Each year, White Mountain School students and faculty take a full day off from the usual routine to give back. This spring, 15 local non-profit organizations or recreation areas were able to take advantage of crews of WMS community members, who did everything from clearing litter from scenic rivers nearby to playing with children or planting vegetables.
Two crews assisted with projects at The Rocks Estate, a property adjacent to campus that serves as the North Country Conservation & Education Center for the Society for the Protection of New Hampshire Forests. Students split and stacked wood and completed some significant trail maintenance. The 1,400 acre property often welcomes WMS students and faculty who are looking for exercise on their trails system or the benefits of their frequent educational programing on a myriad of environmental topics.
In Bethlehem, students and teachers helped with projects at Bretzfelder Park, painted a fence at the Colonial Theater and lent a hand at WREN (the Women’s Rural Entrepreneurial Network). Students also did some extra work on the WMS Farm with Renée Blacken (Science) and Campbell Ainsworth (French) to prepare it for the summer growing season when it will be largely tended by faculty members.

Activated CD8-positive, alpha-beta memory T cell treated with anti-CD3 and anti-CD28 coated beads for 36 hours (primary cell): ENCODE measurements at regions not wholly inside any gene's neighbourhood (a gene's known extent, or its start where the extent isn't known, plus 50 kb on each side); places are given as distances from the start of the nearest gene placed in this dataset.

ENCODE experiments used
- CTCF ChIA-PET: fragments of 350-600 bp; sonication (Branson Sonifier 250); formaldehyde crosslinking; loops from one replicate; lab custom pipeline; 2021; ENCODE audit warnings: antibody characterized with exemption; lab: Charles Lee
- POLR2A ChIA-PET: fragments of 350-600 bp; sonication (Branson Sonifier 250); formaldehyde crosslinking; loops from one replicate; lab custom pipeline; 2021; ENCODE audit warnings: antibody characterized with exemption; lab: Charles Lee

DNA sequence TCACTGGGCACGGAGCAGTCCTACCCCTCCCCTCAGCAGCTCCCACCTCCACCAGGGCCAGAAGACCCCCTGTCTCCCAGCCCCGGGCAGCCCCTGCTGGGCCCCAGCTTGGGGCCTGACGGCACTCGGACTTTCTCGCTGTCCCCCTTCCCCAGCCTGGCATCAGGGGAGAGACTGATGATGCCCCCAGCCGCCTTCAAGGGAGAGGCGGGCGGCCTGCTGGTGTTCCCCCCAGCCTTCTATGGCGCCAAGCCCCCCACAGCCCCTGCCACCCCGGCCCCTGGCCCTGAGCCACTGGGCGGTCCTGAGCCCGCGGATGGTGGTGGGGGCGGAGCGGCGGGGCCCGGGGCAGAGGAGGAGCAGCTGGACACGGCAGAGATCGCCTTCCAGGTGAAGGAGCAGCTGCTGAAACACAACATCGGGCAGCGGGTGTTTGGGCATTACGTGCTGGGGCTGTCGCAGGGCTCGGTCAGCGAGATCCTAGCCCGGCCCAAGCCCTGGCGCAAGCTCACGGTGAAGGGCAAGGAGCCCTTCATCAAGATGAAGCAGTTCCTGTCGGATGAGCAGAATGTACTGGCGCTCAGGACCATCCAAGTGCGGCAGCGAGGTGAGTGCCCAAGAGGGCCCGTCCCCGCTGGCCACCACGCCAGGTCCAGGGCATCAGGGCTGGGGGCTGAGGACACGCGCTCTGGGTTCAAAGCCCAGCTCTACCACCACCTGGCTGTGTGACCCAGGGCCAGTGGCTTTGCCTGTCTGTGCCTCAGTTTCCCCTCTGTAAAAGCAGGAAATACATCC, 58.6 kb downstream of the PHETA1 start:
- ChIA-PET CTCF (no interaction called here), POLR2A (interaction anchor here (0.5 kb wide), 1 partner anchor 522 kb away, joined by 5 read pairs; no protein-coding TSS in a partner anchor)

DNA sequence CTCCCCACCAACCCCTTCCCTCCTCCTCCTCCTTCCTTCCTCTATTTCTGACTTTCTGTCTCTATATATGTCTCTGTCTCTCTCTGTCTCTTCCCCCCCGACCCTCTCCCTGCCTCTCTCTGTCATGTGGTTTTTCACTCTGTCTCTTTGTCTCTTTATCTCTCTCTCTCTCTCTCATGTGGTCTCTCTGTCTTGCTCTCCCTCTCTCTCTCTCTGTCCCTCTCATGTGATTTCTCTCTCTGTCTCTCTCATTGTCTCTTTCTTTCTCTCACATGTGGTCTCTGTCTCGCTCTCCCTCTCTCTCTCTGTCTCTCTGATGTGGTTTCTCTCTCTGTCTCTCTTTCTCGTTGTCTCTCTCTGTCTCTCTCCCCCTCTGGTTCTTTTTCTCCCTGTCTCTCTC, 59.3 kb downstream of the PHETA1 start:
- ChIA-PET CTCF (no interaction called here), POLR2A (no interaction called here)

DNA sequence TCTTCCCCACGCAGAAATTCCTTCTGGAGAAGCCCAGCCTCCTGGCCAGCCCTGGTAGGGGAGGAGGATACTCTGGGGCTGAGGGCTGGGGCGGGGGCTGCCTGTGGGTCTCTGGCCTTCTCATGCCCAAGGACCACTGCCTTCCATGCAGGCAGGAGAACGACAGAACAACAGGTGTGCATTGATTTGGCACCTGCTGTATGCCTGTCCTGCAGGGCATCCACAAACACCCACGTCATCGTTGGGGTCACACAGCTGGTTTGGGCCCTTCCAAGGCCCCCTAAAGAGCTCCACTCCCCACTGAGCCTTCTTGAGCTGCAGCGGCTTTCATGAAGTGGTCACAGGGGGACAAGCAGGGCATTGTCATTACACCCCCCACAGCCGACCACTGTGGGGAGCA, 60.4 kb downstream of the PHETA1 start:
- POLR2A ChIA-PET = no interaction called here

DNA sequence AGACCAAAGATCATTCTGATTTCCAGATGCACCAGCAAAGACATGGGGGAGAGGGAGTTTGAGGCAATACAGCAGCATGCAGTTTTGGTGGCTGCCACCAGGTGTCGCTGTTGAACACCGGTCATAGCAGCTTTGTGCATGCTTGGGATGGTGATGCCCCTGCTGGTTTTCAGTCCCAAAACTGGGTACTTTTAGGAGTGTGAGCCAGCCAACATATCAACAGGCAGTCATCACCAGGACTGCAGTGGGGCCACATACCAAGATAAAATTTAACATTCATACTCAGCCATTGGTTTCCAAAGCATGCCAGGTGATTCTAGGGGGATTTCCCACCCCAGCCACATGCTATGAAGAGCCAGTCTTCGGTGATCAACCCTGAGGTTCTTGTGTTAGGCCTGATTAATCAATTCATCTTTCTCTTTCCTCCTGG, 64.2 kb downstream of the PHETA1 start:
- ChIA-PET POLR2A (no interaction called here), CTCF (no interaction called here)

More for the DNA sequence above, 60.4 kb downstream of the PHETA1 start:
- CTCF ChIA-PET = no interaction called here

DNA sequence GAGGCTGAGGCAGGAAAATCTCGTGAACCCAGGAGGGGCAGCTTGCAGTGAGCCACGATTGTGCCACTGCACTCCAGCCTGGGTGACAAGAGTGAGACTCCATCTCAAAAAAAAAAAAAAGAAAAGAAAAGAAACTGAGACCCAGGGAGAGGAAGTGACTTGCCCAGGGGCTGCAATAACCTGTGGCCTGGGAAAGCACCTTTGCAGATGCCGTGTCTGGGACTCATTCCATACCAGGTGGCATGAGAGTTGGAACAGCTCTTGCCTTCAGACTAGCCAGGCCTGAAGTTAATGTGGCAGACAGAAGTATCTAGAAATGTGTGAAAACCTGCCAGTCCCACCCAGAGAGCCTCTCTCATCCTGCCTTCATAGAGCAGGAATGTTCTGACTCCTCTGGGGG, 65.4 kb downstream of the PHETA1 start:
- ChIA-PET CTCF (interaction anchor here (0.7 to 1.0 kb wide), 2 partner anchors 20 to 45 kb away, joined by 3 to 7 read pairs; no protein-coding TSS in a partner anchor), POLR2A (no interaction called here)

Groups helped with work (and play!) at the Franconia Children’s Center where many faculty children are enrolled in daycare. Another crew did some spring cleaning and work outdoors at Copper Cannon Camp, which provides a free, traditional summer sleep-away camp program for children from all over New Hampshire. Others made their way over to nearby trail systems or The Frost Place to clear debris from the winter months…and enjoy a picnic lunch on the front porch of famed poet Robert Frost’s inspiring farmhouse.
Littleton groups joined forces with other volunteers at the town’s newly re-opened community ski hill, Mt. Eustis, spent some time constructing ramps at the skate park, or assisted with the planting of vegetable gardens at the Mt. Sacred Heart Convent.
First year faculty member Ayaka Okawa said, “I was impressed by the breadth of the types of volunteering that our School took part in. The range was huge, and I loved that this was a very local day. All of the work served Bethlehem, Littleton and Franconia. It was a true day of giving back. I also noticed that the students were making connections to the people and places they visited. I heard them say things like, ‘Oh– this is where Ryan (Director of College Counseling) and Lizzie’s (Chair of Sustainability Studies Department) children go to school’ or ‘That’s where so-and-so’s dad works.’ It was heart-warming.”